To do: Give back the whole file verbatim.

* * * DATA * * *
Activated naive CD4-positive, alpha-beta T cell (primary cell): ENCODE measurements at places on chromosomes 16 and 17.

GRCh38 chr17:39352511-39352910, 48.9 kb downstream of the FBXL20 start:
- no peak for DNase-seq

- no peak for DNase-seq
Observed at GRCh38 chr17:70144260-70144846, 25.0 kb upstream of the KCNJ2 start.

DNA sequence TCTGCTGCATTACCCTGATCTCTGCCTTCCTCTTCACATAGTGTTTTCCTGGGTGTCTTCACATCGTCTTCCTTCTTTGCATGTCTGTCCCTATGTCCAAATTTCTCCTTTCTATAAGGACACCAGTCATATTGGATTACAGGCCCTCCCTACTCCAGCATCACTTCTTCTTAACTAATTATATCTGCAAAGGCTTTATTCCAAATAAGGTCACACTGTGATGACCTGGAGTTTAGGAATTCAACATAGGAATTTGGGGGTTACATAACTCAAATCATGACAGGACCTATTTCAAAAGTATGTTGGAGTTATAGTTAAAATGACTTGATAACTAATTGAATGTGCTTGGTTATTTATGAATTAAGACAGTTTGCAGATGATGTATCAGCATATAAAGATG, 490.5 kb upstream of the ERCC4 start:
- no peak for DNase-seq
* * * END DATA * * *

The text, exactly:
Activated naive CD4-positive, alpha-beta T cell (primary cell): ENCODE measurements at places on chromosomes 16 and 17.

GRCh38 chr17:39352511-39352910, 48.9 kb downstream of the FBXL20 start:
- no peak for DNase-seq

- no peak for DNase-seq
Observed at GRCh38 chr17:70144260-70144846, 25.0 kb upstream of the KCNJ2 start.

DNA sequence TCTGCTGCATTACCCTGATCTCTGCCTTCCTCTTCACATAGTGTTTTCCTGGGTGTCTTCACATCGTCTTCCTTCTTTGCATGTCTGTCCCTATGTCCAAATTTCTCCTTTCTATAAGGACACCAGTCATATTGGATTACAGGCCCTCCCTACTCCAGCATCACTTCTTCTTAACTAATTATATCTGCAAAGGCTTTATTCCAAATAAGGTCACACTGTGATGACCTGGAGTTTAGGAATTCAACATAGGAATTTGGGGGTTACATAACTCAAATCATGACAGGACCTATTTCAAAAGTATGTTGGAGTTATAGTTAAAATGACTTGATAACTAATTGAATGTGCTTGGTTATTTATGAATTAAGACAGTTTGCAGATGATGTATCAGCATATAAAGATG, 490.5 kb upstream of the ERCC4 start:
- no peak for DNase-seq